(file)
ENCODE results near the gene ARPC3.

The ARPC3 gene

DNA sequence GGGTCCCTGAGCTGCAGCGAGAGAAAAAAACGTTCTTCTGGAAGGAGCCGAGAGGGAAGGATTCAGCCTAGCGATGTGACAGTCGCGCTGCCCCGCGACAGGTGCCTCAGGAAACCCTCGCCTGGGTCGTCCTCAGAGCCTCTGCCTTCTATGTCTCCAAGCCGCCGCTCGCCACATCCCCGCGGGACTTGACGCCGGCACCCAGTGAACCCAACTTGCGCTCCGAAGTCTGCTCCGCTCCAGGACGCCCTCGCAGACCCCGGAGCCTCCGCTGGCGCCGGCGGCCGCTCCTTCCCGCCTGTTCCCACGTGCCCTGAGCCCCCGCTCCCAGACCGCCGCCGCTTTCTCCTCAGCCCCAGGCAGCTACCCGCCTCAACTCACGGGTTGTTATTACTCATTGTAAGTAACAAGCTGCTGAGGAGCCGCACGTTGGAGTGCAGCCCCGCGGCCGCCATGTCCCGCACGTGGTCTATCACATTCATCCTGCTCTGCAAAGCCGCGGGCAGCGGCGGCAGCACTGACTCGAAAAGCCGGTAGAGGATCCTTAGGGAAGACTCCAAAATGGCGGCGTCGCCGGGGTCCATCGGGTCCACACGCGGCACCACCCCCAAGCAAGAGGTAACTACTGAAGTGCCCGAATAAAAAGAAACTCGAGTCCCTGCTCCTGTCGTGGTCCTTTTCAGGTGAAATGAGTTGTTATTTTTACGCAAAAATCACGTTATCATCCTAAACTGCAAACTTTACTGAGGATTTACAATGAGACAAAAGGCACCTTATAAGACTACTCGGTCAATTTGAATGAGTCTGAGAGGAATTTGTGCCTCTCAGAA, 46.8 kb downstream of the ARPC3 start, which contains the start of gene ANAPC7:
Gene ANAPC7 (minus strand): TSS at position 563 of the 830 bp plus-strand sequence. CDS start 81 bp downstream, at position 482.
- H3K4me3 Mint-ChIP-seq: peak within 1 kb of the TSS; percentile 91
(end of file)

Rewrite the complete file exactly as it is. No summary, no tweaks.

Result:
ENCODE results near the gene ARPC3.

The ARPC3 gene

DNA sequence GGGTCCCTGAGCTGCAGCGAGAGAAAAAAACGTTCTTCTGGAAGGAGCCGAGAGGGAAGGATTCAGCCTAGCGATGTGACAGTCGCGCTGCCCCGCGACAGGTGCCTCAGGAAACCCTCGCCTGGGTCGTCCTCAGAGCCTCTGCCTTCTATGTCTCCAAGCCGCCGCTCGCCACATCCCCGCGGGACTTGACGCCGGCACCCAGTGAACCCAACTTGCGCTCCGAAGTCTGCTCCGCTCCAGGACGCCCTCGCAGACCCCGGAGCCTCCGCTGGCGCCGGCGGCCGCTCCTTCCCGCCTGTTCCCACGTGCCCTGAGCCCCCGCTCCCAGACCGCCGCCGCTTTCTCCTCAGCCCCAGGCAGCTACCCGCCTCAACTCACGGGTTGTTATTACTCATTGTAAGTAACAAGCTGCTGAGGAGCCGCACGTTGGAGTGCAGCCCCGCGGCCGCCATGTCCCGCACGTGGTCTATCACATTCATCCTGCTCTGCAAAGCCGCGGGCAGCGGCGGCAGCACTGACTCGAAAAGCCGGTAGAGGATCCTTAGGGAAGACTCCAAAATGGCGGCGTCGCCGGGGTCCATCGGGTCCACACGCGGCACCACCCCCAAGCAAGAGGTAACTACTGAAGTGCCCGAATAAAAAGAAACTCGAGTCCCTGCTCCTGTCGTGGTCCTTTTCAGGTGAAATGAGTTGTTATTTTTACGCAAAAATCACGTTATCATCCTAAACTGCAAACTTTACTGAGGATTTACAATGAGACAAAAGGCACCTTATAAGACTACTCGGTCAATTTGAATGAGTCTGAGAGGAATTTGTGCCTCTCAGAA, 46.8 kb downstream of the ARPC3 start, which contains the start of gene ANAPC7:
Gene ANAPC7 (minus strand): TSS at position 563 of the 830 bp plus-strand sequence. CDS start 81 bp downstream, at position 482.
- H3K4me3 Mint-ChIP-seq: peak within 1 kb of the TSS; percentile 91